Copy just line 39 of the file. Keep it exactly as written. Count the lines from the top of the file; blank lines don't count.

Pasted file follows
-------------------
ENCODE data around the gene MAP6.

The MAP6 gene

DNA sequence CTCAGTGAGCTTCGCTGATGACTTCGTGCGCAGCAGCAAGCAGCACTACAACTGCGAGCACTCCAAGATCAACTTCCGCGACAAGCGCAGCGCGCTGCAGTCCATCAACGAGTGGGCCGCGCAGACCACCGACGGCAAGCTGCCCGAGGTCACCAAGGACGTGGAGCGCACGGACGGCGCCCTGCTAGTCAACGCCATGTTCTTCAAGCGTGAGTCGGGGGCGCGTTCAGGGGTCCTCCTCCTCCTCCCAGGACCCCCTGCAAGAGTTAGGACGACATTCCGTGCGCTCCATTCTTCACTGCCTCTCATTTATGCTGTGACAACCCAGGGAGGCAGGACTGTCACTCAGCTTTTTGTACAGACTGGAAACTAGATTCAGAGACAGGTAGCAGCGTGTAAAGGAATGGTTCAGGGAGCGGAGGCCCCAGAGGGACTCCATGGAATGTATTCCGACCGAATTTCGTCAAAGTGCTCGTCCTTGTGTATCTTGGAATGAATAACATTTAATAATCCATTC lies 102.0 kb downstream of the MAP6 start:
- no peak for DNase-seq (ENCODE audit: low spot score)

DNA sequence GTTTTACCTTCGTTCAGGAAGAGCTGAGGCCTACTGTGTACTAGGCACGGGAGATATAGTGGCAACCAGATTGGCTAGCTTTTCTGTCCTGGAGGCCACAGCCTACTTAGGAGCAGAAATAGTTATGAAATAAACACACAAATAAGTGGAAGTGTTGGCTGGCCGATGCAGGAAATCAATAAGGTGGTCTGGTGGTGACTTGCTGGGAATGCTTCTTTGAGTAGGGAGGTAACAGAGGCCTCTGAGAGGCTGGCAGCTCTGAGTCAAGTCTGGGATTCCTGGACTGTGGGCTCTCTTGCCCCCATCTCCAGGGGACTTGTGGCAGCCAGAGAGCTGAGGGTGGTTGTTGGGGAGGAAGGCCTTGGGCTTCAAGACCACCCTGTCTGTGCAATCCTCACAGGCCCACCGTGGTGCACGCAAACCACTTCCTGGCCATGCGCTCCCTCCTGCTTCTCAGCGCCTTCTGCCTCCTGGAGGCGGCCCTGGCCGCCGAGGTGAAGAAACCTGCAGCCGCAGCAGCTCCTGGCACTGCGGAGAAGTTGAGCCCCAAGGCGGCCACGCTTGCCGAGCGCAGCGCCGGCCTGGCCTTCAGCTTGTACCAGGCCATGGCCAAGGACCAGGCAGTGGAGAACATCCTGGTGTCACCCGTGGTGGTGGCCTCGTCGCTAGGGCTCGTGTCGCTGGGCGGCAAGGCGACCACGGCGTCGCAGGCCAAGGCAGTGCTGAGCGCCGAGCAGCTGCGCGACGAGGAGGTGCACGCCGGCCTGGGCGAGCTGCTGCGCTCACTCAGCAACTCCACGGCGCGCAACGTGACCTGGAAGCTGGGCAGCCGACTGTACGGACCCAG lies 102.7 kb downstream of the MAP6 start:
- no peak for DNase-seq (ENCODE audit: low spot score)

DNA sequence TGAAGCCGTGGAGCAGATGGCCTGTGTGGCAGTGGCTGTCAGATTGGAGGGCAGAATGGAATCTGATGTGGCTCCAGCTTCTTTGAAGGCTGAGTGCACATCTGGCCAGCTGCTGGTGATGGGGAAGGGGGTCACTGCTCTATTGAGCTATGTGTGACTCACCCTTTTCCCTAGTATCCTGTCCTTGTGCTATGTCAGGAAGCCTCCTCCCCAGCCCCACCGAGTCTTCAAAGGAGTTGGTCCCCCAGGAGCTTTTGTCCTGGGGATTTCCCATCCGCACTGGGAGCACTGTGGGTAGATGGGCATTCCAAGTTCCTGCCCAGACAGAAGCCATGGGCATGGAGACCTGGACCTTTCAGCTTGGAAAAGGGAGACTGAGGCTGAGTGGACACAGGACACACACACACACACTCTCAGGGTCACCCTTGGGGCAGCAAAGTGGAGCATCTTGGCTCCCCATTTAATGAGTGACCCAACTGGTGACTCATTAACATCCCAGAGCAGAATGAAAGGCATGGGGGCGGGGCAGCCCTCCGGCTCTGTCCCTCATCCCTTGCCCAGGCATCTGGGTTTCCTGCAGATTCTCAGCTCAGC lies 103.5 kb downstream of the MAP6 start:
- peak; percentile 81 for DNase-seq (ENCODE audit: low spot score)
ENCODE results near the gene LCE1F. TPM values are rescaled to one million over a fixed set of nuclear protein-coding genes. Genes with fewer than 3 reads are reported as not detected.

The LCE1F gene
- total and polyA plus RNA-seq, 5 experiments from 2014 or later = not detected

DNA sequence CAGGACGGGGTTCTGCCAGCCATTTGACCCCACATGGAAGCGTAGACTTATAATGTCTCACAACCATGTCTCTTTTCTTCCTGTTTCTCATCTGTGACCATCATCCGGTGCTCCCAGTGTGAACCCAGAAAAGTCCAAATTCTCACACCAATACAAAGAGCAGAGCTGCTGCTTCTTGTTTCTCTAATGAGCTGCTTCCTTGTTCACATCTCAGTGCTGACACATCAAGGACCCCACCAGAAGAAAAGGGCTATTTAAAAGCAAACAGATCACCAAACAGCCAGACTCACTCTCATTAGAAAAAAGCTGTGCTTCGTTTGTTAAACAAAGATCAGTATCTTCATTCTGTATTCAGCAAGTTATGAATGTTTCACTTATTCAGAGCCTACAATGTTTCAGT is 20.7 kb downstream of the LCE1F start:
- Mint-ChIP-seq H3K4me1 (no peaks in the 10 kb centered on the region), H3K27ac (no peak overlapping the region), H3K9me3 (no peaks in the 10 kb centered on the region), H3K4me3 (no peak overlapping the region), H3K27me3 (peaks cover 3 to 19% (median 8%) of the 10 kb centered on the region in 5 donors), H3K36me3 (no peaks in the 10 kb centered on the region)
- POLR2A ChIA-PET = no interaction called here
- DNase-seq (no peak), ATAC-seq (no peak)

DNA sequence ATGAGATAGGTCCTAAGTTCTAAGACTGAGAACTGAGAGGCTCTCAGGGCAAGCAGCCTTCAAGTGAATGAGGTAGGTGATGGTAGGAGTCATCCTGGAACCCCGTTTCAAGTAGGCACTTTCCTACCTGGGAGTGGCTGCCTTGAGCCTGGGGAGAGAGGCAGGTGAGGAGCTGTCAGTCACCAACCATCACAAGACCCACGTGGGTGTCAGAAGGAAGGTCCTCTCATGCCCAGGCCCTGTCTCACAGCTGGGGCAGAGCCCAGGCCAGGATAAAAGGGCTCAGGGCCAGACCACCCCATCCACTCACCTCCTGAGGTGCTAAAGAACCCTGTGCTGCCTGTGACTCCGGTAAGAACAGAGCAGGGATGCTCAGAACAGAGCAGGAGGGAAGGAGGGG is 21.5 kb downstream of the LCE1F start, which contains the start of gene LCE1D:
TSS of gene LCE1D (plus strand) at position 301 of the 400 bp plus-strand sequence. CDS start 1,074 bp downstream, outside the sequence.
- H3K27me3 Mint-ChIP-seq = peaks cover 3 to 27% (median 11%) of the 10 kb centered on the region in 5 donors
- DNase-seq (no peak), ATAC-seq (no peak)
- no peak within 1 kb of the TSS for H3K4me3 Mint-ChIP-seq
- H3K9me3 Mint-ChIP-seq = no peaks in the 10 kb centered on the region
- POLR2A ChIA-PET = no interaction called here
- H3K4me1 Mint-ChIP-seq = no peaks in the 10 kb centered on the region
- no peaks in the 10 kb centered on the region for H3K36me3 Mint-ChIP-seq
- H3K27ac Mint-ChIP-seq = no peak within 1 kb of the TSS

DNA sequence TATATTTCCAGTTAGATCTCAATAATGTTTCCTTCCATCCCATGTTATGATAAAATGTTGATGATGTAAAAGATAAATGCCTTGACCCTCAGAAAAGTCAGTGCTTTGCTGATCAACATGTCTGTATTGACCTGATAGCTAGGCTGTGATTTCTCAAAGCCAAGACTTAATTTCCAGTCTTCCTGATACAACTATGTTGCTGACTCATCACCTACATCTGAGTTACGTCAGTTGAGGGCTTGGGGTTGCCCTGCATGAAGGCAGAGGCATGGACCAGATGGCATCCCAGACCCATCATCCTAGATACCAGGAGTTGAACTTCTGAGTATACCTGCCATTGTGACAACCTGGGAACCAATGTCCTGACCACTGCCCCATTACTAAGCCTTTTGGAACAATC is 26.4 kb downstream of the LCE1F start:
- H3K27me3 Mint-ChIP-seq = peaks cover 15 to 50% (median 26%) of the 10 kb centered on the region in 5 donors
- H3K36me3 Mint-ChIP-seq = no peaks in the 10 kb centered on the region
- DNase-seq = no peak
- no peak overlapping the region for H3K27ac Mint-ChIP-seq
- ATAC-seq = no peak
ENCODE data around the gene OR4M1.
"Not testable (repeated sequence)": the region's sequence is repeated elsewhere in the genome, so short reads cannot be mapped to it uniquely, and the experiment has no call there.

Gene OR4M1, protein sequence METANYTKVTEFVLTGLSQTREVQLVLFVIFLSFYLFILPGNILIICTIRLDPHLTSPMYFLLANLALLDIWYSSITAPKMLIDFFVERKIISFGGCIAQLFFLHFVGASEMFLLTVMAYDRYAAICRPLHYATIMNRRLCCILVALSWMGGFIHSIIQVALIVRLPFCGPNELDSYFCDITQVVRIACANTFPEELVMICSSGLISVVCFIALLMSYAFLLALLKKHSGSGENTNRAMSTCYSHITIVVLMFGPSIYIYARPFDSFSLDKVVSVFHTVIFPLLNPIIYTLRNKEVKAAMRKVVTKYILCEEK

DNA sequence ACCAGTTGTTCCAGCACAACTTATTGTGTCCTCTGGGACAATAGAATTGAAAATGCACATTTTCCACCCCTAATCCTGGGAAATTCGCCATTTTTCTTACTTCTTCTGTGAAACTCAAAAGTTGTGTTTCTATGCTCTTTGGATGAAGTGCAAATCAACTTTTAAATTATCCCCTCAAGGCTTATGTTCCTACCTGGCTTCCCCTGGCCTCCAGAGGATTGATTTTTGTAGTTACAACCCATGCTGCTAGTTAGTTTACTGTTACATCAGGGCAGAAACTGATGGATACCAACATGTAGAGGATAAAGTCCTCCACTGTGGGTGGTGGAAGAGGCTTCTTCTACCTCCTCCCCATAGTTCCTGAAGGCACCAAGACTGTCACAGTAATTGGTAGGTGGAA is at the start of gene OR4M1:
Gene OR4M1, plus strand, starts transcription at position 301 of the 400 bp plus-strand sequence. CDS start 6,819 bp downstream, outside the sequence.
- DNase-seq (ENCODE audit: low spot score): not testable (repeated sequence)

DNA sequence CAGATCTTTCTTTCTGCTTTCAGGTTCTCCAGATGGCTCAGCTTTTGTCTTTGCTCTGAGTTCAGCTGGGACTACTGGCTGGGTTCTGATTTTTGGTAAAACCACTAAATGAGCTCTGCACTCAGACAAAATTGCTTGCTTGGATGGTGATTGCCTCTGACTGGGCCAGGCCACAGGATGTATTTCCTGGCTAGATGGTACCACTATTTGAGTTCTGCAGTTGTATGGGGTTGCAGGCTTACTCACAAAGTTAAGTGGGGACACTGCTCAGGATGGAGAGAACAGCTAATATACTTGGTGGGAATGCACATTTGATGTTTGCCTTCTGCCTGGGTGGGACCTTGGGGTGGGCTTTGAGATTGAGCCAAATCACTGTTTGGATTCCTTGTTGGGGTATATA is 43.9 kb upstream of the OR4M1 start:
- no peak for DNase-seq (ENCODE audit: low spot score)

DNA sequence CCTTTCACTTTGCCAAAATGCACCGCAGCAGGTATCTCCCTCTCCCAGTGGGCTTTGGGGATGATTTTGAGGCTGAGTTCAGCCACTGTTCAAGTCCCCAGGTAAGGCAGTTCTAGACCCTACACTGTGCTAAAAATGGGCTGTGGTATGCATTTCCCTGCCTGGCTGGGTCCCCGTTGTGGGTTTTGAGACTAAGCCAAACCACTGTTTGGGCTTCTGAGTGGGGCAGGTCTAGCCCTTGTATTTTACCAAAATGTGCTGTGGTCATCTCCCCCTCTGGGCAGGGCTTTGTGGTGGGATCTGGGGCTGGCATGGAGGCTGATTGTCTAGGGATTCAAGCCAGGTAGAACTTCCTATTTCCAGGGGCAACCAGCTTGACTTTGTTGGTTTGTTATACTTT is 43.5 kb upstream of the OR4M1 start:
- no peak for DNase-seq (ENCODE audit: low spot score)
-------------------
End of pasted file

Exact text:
- no peak for DNase-seq (ENCODE audit: low spot score)